Cancer rates are on the rise in the country, with more than 250,000 new cases recorded in 2008, according to a new report.
Figures from the Office for National Statistics show that in 2008 as many as 5,000 more men and 4,500 more women were found to have cancer in comparison with the previous year.
The latest data show that cancer cases have risen by 4% for men and 3.7% for women annually, with prostate, lung and bowel cancer being the most common.
The report also details that prostate cancer rates went up by 36% during the decade starting from 1998 to 2008, to 97.5 every 100,000 people in England.
Breast cancer affected a third of women, with the number of newly diagnosed cases going up by 7.6%, compared with a decade ago.
Lung cancer rates also increased, replacing colorectal as the second most common cancer form. However, there was a disparity in the rates between the sexes, with cases increasing by 8.3% for women, and falling by 20% for men during the decade.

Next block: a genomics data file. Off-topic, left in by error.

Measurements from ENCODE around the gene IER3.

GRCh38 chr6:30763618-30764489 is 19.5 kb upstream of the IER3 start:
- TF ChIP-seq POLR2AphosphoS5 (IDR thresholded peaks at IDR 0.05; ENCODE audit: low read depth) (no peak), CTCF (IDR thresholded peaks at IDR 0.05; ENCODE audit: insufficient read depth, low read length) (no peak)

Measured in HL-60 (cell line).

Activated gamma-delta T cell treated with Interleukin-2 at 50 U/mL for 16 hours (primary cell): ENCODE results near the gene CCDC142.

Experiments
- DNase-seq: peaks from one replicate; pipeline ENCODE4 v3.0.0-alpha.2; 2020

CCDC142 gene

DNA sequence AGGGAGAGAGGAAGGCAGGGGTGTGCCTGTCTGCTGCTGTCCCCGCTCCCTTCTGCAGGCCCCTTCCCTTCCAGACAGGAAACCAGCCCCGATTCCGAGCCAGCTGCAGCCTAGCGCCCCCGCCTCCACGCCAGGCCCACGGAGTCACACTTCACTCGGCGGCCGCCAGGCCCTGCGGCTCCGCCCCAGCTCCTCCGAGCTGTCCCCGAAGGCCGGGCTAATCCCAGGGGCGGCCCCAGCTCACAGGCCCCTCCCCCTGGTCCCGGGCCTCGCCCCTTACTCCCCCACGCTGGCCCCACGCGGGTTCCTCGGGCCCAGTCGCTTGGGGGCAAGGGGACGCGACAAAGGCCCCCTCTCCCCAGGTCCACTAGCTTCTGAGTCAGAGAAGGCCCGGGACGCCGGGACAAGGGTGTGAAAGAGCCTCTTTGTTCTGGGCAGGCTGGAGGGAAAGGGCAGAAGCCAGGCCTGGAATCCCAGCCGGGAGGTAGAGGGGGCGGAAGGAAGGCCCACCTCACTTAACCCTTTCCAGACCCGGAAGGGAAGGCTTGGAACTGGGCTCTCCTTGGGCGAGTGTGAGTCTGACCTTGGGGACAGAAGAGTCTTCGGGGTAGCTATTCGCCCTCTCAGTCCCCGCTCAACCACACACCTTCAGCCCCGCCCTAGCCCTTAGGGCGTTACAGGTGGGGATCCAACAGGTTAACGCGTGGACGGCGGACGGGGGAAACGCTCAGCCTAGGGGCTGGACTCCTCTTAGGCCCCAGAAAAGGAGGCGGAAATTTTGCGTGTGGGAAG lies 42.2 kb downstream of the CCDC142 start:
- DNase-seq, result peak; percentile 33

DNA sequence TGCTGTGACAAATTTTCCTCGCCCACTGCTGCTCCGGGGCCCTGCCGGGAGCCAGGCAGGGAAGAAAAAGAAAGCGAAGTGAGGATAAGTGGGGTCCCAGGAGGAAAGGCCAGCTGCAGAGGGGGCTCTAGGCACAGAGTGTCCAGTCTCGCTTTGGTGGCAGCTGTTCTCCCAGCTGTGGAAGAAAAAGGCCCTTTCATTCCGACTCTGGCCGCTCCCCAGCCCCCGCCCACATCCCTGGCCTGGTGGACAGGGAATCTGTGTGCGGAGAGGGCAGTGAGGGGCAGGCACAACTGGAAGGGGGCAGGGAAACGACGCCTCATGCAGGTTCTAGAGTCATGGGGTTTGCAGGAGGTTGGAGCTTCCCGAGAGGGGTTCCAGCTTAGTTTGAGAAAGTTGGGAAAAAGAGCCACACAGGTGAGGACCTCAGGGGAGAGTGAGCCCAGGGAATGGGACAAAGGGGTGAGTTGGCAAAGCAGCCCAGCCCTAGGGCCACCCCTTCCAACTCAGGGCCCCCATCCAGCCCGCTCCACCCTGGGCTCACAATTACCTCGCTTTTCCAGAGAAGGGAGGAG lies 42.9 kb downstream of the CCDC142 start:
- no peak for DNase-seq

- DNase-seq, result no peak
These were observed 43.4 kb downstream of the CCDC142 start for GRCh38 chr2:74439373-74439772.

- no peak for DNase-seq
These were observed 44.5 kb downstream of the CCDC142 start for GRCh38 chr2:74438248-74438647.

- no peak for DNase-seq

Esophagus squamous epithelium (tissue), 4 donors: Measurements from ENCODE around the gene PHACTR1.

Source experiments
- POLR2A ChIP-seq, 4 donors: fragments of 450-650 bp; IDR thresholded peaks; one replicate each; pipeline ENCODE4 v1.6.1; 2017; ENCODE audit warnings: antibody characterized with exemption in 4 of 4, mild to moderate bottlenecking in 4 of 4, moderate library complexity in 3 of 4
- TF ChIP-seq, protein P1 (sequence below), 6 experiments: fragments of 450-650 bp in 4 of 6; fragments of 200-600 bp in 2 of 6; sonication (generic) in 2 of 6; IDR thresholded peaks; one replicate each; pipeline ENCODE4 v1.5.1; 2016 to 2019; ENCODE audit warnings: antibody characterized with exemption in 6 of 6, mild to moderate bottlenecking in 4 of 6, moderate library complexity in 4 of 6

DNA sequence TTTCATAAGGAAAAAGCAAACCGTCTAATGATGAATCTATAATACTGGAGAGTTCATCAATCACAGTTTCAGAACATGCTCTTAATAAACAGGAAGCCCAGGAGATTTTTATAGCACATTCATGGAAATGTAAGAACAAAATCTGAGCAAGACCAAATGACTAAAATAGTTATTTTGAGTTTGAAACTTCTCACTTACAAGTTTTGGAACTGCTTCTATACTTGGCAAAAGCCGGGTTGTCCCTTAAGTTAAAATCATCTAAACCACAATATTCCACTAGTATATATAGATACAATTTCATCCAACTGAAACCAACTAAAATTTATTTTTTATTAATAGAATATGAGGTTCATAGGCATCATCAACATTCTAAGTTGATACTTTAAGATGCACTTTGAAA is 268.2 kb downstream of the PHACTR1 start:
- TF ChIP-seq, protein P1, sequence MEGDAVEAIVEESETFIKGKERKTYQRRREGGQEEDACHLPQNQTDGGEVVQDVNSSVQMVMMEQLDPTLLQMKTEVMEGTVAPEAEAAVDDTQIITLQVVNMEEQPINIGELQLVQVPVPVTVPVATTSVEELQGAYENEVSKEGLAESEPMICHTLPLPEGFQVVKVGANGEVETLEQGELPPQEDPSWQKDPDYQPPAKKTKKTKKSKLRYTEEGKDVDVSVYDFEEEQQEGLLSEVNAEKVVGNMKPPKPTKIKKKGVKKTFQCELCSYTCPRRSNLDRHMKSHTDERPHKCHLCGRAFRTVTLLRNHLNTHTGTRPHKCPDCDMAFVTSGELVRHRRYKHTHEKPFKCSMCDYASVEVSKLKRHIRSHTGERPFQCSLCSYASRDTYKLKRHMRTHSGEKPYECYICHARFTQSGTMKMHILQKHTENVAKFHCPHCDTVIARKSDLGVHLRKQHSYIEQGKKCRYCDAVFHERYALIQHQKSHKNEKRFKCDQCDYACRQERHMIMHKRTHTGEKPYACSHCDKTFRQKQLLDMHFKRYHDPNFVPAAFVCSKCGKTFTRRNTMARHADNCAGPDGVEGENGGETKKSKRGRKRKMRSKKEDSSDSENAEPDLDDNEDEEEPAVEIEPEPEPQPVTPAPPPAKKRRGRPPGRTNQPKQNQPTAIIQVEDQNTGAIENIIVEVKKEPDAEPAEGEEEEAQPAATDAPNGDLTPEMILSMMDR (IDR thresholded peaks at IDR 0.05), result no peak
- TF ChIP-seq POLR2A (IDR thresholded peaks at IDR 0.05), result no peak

A Department of Health spokesman said: “As the population continues to age, the incidence of cancer rises.
“We are tackling this through improving prevention activity, but at the same time we are working to achieve cancer survival rates among the best in the world.
“In the coming months we will be launching a public health white paper, a campaign to raise awareness of the early signs and symptoms, and give greater access to cancer drugs.
“Subject to final approval, next year we will also start piloting a new bowel cancer screening programme which could save around 3,000 lives per year.”
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